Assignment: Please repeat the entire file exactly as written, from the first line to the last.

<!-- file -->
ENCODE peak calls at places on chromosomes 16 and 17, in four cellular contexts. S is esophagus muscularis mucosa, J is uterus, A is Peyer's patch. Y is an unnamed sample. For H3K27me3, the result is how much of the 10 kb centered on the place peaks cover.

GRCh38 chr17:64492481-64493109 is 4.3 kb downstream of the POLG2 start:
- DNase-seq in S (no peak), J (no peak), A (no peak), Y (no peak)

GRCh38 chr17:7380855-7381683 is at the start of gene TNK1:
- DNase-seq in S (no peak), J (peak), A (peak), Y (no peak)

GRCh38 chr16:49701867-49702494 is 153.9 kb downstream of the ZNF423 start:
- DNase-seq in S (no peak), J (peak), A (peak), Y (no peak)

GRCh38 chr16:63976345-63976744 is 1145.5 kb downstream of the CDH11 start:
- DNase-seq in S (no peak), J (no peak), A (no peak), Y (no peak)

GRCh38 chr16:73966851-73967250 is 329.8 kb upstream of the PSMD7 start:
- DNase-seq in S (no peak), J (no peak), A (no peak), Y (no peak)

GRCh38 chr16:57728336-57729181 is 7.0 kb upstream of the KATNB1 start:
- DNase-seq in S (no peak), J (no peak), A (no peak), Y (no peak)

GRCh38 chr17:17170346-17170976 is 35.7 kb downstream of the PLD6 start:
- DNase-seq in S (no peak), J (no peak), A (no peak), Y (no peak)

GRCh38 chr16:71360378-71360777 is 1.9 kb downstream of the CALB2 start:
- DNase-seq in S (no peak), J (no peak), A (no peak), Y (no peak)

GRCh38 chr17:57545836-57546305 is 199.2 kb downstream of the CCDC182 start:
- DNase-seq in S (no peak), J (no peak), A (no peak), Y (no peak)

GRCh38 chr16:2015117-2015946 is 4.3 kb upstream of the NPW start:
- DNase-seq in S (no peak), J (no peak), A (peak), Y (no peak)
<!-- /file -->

ENCODE peak calls at places on chromosomes 16 and 17, in four cellular contexts. S is esophagus muscularis mucosa, J is uterus, A is Peyer's patch. Y is an unnamed sample. For H3K27me3, the result is how much of the 10 kb centered on the place peaks cover.

GRCh38 chr17:64492481-64493109 is 4.3 kb downstream of the POLG2 start:
- DNase-seq in S (no peak), J (no peak), A (no peak), Y (no peak)

GRCh38 chr17:7380855-7381683 is at the start of gene TNK1:
- DNase-seq in S (no peak), J (peak), A (peak), Y (no peak)

GRCh38 chr16:49701867-49702494 is 153.9 kb downstream of the ZNF423 start:
- DNase-seq in S (no peak), J (peak), A (peak), Y (no peak)

GRCh38 chr16:63976345-63976744 is 1145.5 kb downstream of the CDH11 start:
- DNase-seq in S (no peak), J (no peak), A (no peak), Y (no peak)

GRCh38 chr16:73966851-73967250 is 329.8 kb upstream of the PSMD7 start:
- DNase-seq in S (no peak), J (no peak), A (no peak), Y (no peak)

GRCh38 chr16:57728336-57729181 is 7.0 kb upstream of the KATNB1 start:
- DNase-seq in S (no peak), J (no peak), A (no peak), Y (no peak)

GRCh38 chr17:17170346-17170976 is 35.7 kb downstream of the PLD6 start:
- DNase-seq in S (no peak), J (no peak), A (no peak), Y (no peak)

GRCh38 chr16:71360378-71360777 is 1.9 kb downstream of the CALB2 start:
- DNase-seq in S (no peak), J (no peak), A (no peak), Y (no peak)

GRCh38 chr17:57545836-57546305 is 199.2 kb downstream of the CCDC182 start:
- DNase-seq in S (no peak), J (no peak), A (no peak), Y (no peak)

GRCh38 chr16:2015117-2015946 is 4.3 kb upstream of the NPW start:
- DNase-seq in S (no peak), J (no peak), A (peak), Y (no peak)